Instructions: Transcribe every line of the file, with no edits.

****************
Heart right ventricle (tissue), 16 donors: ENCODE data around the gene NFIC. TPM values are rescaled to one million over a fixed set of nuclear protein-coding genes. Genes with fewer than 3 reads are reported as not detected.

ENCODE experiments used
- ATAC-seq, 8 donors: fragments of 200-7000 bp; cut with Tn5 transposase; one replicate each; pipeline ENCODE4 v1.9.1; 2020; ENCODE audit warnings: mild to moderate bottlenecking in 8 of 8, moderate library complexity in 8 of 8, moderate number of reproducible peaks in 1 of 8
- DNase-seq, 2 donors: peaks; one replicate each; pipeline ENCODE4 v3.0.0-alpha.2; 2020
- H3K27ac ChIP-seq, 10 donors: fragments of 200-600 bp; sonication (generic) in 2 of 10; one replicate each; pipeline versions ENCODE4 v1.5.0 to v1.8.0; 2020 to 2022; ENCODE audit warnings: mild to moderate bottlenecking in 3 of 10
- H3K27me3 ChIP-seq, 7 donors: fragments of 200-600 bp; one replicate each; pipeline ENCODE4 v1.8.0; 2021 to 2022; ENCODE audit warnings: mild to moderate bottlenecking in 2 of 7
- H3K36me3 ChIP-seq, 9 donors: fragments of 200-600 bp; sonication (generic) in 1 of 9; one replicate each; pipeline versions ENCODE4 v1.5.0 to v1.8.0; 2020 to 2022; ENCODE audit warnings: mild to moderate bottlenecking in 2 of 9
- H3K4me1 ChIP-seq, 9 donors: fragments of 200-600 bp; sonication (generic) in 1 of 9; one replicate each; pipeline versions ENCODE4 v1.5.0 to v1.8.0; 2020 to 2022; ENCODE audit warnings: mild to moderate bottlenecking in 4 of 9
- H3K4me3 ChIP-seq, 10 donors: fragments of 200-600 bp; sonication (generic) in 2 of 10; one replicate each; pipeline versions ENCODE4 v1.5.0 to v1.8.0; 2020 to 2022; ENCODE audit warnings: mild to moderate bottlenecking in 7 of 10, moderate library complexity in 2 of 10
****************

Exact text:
Heart right ventricle (tissue), 16 donors: ENCODE data around the gene NFIC. TPM values are rescaled to one million over a fixed set of nuclear protein-coding genes. Genes with fewer than 3 reads are reported as not detected.

ENCODE experiments used
- ATAC-seq, 8 donors: fragments of 200-7000 bp; cut with Tn5 transposase; one replicate each; pipeline ENCODE4 v1.9.1; 2020; ENCODE audit warnings: mild to moderate bottlenecking in 8 of 8, moderate library complexity in 8 of 8, moderate number of reproducible peaks in 1 of 8
- DNase-seq, 2 donors: peaks; one replicate each; pipeline ENCODE4 v3.0.0-alpha.2; 2020
- H3K27ac ChIP-seq, 10 donors: fragments of 200-600 bp; sonication (generic) in 2 of 10; one replicate each; pipeline versions ENCODE4 v1.5.0 to v1.8.0; 2020 to 2022; ENCODE audit warnings: mild to moderate bottlenecking in 3 of 10
- H3K27me3 ChIP-seq, 7 donors: fragments of 200-600 bp; one replicate each; pipeline ENCODE4 v1.8.0; 2021 to 2022; ENCODE audit warnings: mild to moderate bottlenecking in 2 of 7
- H3K36me3 ChIP-seq, 9 donors: fragments of 200-600 bp; sonication (generic) in 1 of 9; one replicate each; pipeline versions ENCODE4 v1.5.0 to v1.8.0; 2020 to 2022; ENCODE audit warnings: mild to moderate bottlenecking in 2 of 9
- H3K4me1 ChIP-seq, 9 donors: fragments of 200-600 bp; sonication (generic) in 1 of 9; one replicate each; pipeline versions ENCODE4 v1.5.0 to v1.8.0; 2020 to 2022; ENCODE audit warnings: mild to moderate bottlenecking in 4 of 9
- H3K4me3 ChIP-seq, 10 donors: fragments of 200-600 bp; sonication (generic) in 2 of 10; one replicate each; pipeline versions ENCODE4 v1.5.0 to v1.8.0; 2020 to 2022; ENCODE audit warnings: mild to moderate bottlenecking in 7 of 10, moderate library complexity in 2 of 10